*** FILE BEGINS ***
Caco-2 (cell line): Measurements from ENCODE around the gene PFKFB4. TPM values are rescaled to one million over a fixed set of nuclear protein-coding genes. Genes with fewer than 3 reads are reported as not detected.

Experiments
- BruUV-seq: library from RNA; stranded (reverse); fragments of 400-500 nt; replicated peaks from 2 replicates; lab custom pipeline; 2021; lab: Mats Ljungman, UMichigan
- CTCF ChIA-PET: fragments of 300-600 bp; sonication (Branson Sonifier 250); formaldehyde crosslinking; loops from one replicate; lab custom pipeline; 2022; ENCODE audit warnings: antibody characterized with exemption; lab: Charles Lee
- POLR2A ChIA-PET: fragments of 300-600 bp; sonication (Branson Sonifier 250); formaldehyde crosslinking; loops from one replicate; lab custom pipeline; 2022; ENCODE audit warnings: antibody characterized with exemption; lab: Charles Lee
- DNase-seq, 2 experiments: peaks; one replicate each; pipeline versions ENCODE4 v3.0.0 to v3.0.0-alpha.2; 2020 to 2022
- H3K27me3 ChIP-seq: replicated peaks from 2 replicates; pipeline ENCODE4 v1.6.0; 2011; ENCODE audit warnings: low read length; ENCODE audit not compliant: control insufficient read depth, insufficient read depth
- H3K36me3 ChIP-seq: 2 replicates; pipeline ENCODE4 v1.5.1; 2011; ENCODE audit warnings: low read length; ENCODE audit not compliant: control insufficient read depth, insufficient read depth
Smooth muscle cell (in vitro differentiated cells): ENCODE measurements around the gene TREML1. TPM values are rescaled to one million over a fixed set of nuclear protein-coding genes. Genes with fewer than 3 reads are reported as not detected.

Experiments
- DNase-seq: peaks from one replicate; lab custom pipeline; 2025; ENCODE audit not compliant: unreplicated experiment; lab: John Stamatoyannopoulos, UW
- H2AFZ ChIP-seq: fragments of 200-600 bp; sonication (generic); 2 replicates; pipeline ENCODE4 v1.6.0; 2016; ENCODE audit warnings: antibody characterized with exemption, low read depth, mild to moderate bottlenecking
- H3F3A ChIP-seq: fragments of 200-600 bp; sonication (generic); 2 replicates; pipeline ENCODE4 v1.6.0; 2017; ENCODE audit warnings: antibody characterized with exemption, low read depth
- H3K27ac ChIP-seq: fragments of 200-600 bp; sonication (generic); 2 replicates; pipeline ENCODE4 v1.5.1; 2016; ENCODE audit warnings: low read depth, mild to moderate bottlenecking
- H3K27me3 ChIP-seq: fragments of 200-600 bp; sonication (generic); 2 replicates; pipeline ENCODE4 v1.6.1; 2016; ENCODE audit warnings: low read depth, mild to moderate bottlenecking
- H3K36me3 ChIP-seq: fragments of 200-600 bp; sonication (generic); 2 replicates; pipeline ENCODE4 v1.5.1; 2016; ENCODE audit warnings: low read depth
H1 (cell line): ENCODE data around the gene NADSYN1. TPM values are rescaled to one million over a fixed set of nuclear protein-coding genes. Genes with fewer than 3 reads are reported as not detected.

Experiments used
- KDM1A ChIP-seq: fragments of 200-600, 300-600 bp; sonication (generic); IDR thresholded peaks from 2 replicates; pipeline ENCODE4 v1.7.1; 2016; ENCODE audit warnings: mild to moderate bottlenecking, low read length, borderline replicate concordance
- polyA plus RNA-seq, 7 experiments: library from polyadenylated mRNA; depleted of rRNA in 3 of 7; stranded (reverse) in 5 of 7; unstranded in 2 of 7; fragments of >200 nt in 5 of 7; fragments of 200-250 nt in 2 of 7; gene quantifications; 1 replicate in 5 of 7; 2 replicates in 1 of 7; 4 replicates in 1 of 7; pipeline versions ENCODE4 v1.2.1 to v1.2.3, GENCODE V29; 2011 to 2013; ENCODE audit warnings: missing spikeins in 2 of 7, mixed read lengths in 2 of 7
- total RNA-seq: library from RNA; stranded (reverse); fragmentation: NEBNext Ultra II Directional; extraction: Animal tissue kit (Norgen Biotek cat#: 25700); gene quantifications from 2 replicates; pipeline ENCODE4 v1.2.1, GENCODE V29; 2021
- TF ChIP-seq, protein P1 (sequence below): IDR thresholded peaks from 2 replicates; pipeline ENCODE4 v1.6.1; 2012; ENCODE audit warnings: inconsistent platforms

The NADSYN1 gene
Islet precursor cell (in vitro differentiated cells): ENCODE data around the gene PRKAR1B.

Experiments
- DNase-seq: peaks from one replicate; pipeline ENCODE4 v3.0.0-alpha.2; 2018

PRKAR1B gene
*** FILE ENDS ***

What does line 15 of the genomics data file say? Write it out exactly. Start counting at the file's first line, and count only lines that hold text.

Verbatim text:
- H3K27me3 ChIP-seq: fragments of 200-600 bp; sonication (generic); 2 replicates; pipeline ENCODE4 v1.6.1; 2016; ENCODE audit warnings: low read depth, mild to moderate bottlenecking